If air was as pure as an Alpine breeze, traffic will still grind back

Pollution levels in Academy Street have plummeted, but the traffic, as above, will soon be back.
by Colin Campbell                                                                                                                  Thursday, May 7

POLLUTION in Academy Street in Inverness has dropped by more than 60 per cent, it’s been reported.

 That’s interesting but not altogether surprising. There are virtually no cars there. I’m surprised it’s only 60 per cent. I’d have thought the air in Academy Street might by now be as pure as an Alpine breeze.

 Encouraged by this, council officials are now working on creating what is described as a network of “pop-up” cycling and walking routes criss-crossing the city.

 These will be temporary but officials claim they could provide “a template to promote the vision of permanently slashing city centre pollution and traffic congestion”.

 Such initiatives are well-intentioned. But as with so many “visions” I’ll believe it when I see it.

 There’s never been a better time to ride a bike around Inverness, and particularly on roads which are normally the busiest. Traffic levels seem to be rising, but mostly the volume of cars still looks less like a normal working week day and more like a quiet Sunday morning.

 It’s not clear where these “pop-up” routes will emerge or what kind of space they’ll involve. The plan is very sparse on detail.

 We can only wonder, if they could “pop-up” now why couldn’t they pop-up before? As someone who rides a bike daily in Inverness there’s nothing I’d like to see more than a network of routes which make it safer to get around town.

 The obvious answer must be it’s easier to devise this now because there’s so little traffic around.

 And that, of course, is not going to last. However slow the return to some kind of normality may be, it’s a certainty that the number of cars on the roads will rise steadily. It may be a while before it hits the logjam levels it was before, but eventually it’ll get there.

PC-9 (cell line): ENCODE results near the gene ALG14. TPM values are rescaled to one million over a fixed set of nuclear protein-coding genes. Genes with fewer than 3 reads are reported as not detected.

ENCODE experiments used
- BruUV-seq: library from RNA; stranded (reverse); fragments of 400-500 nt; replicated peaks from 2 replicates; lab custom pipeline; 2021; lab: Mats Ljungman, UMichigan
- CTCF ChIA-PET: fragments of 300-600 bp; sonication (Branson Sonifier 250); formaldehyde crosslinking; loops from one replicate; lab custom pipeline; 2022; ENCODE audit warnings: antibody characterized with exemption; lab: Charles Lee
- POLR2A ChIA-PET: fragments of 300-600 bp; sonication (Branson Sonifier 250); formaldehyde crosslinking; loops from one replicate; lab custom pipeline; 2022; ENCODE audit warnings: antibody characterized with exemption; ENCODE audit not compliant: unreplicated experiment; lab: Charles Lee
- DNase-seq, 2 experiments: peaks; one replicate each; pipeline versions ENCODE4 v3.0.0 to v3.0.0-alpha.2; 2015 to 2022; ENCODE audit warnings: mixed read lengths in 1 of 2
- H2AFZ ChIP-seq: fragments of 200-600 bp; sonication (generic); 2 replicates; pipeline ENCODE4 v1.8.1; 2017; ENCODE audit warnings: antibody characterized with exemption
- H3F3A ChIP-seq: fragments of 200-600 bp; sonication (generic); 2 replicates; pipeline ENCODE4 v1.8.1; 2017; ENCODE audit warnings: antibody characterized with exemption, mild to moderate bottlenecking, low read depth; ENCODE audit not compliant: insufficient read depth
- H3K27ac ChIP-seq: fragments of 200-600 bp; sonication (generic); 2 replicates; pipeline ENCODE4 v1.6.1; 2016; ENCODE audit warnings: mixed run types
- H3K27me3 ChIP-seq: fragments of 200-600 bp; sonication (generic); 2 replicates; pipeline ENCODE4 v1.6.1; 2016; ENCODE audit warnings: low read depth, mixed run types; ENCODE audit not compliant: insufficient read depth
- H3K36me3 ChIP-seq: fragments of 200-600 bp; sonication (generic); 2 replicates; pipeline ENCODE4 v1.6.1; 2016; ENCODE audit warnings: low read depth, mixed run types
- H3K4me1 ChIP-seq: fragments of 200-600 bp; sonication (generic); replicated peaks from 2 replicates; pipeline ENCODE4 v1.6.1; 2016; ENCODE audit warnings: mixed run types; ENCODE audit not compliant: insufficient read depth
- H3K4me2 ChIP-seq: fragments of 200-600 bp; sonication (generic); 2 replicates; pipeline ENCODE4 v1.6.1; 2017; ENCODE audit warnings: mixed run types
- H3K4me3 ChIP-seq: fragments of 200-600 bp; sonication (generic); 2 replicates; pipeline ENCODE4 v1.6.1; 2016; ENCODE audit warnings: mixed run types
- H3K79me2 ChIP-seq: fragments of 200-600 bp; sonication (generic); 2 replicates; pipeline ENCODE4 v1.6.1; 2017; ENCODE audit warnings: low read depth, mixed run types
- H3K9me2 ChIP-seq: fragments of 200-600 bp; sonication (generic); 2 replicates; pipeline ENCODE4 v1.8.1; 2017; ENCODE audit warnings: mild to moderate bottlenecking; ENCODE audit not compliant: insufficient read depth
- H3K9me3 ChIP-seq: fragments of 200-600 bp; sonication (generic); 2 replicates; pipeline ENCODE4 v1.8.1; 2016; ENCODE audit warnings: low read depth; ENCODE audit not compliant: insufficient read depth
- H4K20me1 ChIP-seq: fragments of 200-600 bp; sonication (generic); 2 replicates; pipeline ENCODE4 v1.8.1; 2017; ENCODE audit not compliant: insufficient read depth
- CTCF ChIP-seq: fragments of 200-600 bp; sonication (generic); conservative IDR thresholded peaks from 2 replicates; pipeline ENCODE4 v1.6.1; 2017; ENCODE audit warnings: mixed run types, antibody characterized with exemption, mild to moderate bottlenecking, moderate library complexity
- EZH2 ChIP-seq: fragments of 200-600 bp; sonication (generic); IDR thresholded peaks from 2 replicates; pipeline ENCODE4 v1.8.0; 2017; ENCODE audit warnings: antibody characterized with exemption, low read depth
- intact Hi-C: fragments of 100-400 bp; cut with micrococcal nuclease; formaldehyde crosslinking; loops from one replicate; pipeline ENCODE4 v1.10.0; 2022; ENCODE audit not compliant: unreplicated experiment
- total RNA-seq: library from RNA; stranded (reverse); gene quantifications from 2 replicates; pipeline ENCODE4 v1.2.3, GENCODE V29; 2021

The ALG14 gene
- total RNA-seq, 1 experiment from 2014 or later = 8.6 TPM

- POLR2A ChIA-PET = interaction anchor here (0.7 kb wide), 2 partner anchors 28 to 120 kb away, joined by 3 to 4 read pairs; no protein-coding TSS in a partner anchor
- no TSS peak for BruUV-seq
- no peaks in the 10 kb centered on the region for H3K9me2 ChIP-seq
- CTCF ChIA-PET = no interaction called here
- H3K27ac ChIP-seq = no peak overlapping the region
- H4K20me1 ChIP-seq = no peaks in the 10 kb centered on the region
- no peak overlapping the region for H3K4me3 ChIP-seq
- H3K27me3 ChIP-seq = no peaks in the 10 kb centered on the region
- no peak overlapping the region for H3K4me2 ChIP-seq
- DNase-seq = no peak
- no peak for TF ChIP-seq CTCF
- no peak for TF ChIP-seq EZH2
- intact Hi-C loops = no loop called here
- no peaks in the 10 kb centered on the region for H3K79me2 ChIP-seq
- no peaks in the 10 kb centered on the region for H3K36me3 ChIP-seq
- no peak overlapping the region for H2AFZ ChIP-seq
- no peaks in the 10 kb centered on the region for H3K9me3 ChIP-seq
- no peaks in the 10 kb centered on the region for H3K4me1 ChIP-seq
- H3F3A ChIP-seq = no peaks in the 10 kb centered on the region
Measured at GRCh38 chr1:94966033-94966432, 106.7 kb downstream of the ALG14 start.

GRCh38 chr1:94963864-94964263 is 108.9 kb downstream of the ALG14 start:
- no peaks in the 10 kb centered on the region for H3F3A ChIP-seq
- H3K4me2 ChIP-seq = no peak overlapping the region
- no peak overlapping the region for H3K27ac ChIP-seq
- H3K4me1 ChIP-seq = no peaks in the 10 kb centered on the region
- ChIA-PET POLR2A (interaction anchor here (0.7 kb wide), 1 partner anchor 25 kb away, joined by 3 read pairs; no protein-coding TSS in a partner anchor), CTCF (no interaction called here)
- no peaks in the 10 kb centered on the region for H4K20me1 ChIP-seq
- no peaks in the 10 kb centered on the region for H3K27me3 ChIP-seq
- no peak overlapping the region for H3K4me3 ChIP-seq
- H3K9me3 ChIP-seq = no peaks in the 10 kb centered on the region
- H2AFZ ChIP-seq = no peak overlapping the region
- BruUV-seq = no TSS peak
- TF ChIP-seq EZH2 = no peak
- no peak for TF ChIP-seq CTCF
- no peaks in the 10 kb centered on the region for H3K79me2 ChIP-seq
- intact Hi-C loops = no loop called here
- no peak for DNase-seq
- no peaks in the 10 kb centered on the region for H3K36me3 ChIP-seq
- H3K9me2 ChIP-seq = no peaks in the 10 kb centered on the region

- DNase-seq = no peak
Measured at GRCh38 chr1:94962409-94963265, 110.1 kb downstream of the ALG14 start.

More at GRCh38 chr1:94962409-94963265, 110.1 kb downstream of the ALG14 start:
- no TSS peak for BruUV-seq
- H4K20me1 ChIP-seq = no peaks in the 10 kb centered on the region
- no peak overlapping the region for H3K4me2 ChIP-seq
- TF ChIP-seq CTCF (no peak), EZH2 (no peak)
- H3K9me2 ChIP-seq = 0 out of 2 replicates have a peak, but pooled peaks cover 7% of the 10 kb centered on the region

And unless the council visionaries are seeing something they’ve not seen before, these pop-up routes will pretty quickly pop-down again.

 In these difficult times any actions which try to make life easier for people – even cyclists who so many drivers loathe – deserves at least one round of applause.

 But talk of the current situation evolving into a permanent reduction in traffic congestion and pollution levels in precincts like Academy Street seems to contain an excess of wishful thinking.

 In a few months time Inverness – Scotland’s so-called “cycling city” – will be as overwhelmed by traffic as it was before. It will be just as dangerous an environment for cyclists as it’s been up to now. Negotiating stretches of it, particularly those involving an abundance of roundabouts, will be as life-threatening as ever.

Ever-present dangers face city cyclists.

 That is not going to change on the basis of any pop-up template which appears at a time when the roads are more free of traffic than they’ve been probably in living memory.

 There’s no doubt worthwhile work has been done to improve conditions for bike users with some key new links established in recent times, and all credit to those responsible for doing that.

 But any further improvement in a city where the needs and demands of the mass of car users always hold sway will be gradual, yard by yard, one bike length at a time, as new routes are painstakingly developed.

 It’s difficult if not impossible to see any lasting network of routes emerging as a result of the current unique situation. That just doesn’t seem realistic. And unless traffic is banned from Academy Street – and good luck taking on the drivers with that – that 60 per cent reduction in pollution levels will be blown away by the inevitable return of an outpouring of exhaust fumes and smog.

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